Study Links Bullying to Poor Student Academic Performance
Severe bully victimization was linked to worse academic performance and decreased school engagement.
A new study shows that students who reported being bullied throughout their time in school were less likely to do well academically.
The study’s authors concluded that the more often a student is victimized from bullying the greater the odds of low academic achievement, reports the Grand Forks Herald.
Students who were bullied only in earlier school years were able to improve their academic performance and their attitudes toward school after the bullying ended.
The study, which was published in the Journal of Educational Psychology, shows several trends in bully victimization and student performance.
Researchers conducted the study by regularly surveying a group of 383 children as they moved from kindergarten through 12th grade. The researchers broke down students’ bullying experiences into five categories ranging from rarely bullied to high-chronically bullied.
Bullying exposure peaked in kindergarten, with 21 percent of children reporting severe victimization and 38 percent reporting moderate victimization. By 12th grade, less than one percent of students reported severe victimization and less than 11 percent reported moderate bullying.
The students who were victims of high-chronic bullying were the most likely to have low school engagement, academic self-perception and academic achievement.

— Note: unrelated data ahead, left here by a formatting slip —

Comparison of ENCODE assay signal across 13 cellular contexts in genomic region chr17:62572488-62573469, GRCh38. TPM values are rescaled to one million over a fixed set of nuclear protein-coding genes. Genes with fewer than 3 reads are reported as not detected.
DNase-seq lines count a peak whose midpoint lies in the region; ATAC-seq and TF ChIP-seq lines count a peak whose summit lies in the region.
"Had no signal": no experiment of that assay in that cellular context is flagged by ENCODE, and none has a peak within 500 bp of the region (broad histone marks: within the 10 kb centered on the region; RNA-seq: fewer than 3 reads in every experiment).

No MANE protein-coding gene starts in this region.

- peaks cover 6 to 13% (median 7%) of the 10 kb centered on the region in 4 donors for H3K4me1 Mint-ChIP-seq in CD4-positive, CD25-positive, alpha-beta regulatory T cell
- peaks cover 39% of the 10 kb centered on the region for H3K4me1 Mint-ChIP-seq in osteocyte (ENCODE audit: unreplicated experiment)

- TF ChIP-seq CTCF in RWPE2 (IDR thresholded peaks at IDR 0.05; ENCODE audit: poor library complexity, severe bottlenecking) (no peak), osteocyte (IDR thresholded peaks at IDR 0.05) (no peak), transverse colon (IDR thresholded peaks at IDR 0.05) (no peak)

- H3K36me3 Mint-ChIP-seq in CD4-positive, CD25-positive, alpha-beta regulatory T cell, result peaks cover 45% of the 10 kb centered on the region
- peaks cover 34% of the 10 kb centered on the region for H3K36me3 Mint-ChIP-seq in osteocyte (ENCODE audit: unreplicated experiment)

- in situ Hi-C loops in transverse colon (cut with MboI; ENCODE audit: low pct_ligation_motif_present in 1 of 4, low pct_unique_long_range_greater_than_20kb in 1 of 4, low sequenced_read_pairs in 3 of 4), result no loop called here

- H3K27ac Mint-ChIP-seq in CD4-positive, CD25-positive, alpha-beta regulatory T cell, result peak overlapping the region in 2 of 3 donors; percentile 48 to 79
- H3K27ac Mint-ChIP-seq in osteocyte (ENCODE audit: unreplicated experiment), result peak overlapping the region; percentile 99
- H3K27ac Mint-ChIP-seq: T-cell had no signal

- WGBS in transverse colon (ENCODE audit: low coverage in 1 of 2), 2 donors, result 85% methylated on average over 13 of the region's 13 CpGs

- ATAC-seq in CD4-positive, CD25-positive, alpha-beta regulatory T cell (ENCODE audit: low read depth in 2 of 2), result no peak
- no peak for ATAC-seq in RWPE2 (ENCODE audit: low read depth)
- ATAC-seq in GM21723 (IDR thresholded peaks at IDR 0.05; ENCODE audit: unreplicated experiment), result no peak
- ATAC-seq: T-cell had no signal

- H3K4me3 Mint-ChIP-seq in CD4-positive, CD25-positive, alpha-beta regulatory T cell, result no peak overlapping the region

The students who experienced more bullying later in their academic careers also had adverse academic effects comparable to the chronically bullied group.
“Bullying and peer victimization in school-age children has become more important in recent years because we recognize the damage it can do,” lead author Gary Ladd of Arizona State University says.
The researchers pointed to the student’s academic improvements after bullying as reason to encourage anti-bullying efforts in school.
Education researcher Jonathan Nakamoto, who was not involved in the study, cited the importance of following the guidance of the California Department of Education’s Safe and Supportive Schools program. The program asks parents and teachers to educate themselves about different kinds of bullying, create “safe spaces” to talk to students and to take action when students seem isolated.
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